Brock Bonetti Implements ‘Dressel Strategy’ in 100 Fly (Video)

Reported by Lauren Neidigh.

TEXAS VS. TEXAS A&M

  • Results
  • Hosted by Texas A&M
  • Friday, November 3rd
  • 25 Yards
  • Dual Meet Format

Brock Bonetti had a close race with Roberts as a part of his backstroke sweep. In the 200 back, he built a 1.5-second lead through the 150, holding off Roberts’ 25.29 closing surge to win in 1:43.02 ahead of Roberts’ 1:43.37. Bonetti had won the 100 back earlier in the session, putting up a 47.15 ahead of Texas backstroke star John Shebat (48.11).

Bonetti and Shebat battled again in the 100 fly. Shebat took off with a 22.45 on the front half and this time got his hands to the wall first, narrowly holding off Bonetti to win it 48.29 to 48.31. Notably absent from today’s meet was Texas’ top butterflier Joseph Schooling, who swam the first day of the Longhorns’ 2-day meet against Florida and Indiana 2 weeks ago but hasn’t made an appearance since.

In This Story

Leave a Reply

11 Comments on "Brock Bonetti Implements ‘Dressel Strategy’ in 100 Fly (Video)"

Sort by:   newest | oldest | most voted
samuel huntington

didn’t the guy on Stanford who held the old record (forgetting his name) start this strategy? and Dressel has now turned it into something big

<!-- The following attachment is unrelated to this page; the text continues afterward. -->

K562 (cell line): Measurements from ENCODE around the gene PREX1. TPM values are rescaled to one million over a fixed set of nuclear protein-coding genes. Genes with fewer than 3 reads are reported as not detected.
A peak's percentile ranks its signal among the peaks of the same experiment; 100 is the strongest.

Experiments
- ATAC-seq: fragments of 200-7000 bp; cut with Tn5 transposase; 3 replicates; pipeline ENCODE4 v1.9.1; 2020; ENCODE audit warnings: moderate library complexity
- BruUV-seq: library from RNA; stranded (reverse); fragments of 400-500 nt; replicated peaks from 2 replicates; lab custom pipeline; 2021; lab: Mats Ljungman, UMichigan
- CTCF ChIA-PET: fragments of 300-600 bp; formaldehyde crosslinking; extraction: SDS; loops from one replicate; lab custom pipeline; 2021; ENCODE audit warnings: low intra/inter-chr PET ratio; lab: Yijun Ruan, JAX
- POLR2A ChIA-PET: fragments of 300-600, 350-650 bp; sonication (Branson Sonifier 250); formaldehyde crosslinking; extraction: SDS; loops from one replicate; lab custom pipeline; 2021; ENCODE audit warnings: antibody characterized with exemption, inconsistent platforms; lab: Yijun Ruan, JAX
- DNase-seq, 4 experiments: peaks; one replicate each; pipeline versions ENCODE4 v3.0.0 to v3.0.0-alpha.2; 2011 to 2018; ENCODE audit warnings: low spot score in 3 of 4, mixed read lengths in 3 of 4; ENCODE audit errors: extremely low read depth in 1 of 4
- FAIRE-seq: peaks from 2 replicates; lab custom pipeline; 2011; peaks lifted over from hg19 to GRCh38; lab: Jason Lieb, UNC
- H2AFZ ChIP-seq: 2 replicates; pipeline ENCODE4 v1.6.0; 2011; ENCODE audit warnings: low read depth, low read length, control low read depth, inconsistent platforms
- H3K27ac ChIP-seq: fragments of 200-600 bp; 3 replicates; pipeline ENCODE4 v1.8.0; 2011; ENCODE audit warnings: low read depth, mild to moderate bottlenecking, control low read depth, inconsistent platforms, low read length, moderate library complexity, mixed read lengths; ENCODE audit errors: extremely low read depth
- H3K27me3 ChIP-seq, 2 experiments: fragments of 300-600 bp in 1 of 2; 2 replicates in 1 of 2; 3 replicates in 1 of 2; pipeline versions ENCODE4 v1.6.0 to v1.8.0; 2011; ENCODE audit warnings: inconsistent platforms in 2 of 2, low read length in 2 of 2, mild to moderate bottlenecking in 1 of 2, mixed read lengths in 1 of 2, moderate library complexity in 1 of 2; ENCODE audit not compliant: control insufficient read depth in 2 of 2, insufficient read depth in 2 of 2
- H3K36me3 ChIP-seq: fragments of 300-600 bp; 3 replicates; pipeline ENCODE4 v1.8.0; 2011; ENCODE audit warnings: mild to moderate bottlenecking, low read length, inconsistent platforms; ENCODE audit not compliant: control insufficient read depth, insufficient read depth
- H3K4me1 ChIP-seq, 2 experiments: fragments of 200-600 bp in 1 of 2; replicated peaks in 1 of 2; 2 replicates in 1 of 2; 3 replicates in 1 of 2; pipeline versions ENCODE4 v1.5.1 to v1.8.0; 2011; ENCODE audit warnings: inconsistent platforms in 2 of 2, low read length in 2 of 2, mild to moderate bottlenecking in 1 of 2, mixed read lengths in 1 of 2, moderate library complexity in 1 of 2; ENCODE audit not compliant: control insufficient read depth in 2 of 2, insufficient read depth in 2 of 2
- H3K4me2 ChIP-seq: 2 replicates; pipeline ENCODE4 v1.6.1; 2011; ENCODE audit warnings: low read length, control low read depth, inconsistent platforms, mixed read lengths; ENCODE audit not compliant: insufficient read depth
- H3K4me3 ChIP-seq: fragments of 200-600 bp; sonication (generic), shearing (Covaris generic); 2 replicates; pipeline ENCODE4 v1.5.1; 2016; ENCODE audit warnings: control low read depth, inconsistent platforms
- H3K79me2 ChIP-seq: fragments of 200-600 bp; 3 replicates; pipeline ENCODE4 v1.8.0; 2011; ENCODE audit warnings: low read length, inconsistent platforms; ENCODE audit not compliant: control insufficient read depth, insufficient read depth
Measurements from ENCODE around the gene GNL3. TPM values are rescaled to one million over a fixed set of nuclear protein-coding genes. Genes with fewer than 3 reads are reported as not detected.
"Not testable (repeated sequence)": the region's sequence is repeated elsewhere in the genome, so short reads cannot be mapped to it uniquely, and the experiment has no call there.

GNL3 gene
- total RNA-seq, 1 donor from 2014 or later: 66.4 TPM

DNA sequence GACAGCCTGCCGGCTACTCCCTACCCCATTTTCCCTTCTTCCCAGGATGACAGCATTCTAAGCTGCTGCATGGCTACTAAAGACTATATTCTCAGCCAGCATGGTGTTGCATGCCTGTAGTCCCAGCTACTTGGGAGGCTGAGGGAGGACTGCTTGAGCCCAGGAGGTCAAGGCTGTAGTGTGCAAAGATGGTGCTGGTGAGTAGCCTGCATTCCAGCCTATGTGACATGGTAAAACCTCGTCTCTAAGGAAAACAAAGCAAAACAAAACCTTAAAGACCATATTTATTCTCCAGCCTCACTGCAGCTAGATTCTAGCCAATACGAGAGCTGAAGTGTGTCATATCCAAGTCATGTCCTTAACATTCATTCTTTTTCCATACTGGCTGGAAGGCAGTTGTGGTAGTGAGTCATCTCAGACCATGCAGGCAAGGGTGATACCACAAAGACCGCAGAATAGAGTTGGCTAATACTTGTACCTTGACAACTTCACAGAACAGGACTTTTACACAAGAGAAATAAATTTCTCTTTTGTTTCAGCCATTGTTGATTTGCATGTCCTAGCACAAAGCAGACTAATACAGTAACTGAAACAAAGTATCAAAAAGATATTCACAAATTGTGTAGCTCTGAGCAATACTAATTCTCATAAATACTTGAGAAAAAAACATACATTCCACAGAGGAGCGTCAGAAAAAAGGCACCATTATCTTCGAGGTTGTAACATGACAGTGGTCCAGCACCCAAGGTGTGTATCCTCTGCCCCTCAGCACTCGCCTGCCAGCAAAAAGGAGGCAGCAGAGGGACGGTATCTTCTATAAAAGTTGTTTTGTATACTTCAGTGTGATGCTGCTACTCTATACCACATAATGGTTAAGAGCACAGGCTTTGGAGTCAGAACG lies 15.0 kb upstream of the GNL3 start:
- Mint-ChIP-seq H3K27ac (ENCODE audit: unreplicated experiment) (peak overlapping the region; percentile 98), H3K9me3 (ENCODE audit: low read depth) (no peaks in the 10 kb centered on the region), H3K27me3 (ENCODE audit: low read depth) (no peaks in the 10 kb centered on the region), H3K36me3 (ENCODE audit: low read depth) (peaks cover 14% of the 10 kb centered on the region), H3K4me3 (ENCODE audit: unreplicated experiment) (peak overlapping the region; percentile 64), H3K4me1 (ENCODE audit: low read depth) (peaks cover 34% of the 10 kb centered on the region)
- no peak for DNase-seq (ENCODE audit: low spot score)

crooked donald

Austin Staab. Yes.

Eddie was talking in 2015 when Texas was 6 up in the 100 fly that Staab’s record wouldn’t go until someone no breathed it. Joe had certainly heard all about it before it happened to him.

Joe broke it while breathing on the last 25 though

And then lost it too

Yeah, the old race videos from NCAA’s a few years ago are pretty crazy to watch. Staab was a monster

Texas is laughing at their haters already

Texas could lose 4 duals this fall if they lose to NCST which is a possibility. But I would still bet on them to win NCAA’s. Does this mean dual meets are worthless?

Dual meets are just good opportunities to get race experience whether good or bad.

They can probably beat UNC, maybe, if they have a great meet.

wpDiscuz

About Coleman Hodges

Coleman Hodges

Coleman started his journey in the water at age 1, and although he actually has no memory of that, something must have stuck. A Missouri native, he joined the Columbia Swim Club at age 9, where he is still remembered for his stylish dragon swim trunks. After giving up on …

Read More »